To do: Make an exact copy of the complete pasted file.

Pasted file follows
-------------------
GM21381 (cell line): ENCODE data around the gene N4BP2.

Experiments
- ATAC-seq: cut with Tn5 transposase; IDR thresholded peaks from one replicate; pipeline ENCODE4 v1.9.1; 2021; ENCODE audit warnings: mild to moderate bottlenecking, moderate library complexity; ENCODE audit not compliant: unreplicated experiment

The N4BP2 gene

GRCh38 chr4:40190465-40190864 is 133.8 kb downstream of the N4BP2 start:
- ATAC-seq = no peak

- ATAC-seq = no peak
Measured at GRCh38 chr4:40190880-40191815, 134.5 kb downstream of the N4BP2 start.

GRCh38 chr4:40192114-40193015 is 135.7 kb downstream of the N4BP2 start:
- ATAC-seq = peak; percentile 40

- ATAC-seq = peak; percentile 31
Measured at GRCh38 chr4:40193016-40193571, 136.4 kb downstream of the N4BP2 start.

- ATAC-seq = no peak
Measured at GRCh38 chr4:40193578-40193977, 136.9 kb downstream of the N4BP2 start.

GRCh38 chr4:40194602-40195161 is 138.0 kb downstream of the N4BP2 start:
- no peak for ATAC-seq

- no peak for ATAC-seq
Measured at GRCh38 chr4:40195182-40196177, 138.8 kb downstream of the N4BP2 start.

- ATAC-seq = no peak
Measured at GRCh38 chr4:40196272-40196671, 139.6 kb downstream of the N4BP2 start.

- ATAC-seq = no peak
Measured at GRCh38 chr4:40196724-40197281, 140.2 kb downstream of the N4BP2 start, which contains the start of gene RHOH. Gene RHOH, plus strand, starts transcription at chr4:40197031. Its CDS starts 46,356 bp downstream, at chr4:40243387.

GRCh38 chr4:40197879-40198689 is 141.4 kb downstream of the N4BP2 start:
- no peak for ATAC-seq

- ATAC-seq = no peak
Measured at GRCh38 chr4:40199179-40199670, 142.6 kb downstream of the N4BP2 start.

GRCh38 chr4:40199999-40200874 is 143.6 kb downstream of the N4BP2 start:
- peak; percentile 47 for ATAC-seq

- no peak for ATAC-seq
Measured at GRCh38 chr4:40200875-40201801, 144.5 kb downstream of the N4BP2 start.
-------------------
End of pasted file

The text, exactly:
GM21381 (cell line): ENCODE data around the gene N4BP2.

Experiments
- ATAC-seq: cut with Tn5 transposase; IDR thresholded peaks from one replicate; pipeline ENCODE4 v1.9.1; 2021; ENCODE audit warnings: mild to moderate bottlenecking, moderate library complexity; ENCODE audit not compliant: unreplicated experiment

The N4BP2 gene

GRCh38 chr4:40190465-40190864 is 133.8 kb downstream of the N4BP2 start:
- ATAC-seq = no peak

- ATAC-seq = no peak
Measured at GRCh38 chr4:40190880-40191815, 134.5 kb downstream of the N4BP2 start.

GRCh38 chr4:40192114-40193015 is 135.7 kb downstream of the N4BP2 start:
- ATAC-seq = peak; percentile 40

- ATAC-seq = peak; percentile 31
Measured at GRCh38 chr4:40193016-40193571, 136.4 kb downstream of the N4BP2 start.

- ATAC-seq = no peak
Measured at GRCh38 chr4:40193578-40193977, 136.9 kb downstream of the N4BP2 start.

GRCh38 chr4:40194602-40195161 is 138.0 kb downstream of the N4BP2 start:
- no peak for ATAC-seq

- no peak for ATAC-seq
Measured at GRCh38 chr4:40195182-40196177, 138.8 kb downstream of the N4BP2 start.

- ATAC-seq = no peak
Measured at GRCh38 chr4:40196272-40196671, 139.6 kb downstream of the N4BP2 start.

- ATAC-seq = no peak
Measured at GRCh38 chr4:40196724-40197281, 140.2 kb downstream of the N4BP2 start, which contains the start of gene RHOH. Gene RHOH, plus strand, starts transcription at chr4:40197031. Its CDS starts 46,356 bp downstream, at chr4:40243387.

GRCh38 chr4:40197879-40198689 is 141.4 kb downstream of the N4BP2 start:
- no peak for ATAC-seq

- ATAC-seq = no peak
Measured at GRCh38 chr4:40199179-40199670, 142.6 kb downstream of the N4BP2 start.

GRCh38 chr4:40199999-40200874 is 143.6 kb downstream of the N4BP2 start:
- peak; percentile 47 for ATAC-seq

- no peak for ATAC-seq
Measured at GRCh38 chr4:40200875-40201801, 144.5 kb downstream of the N4BP2 start.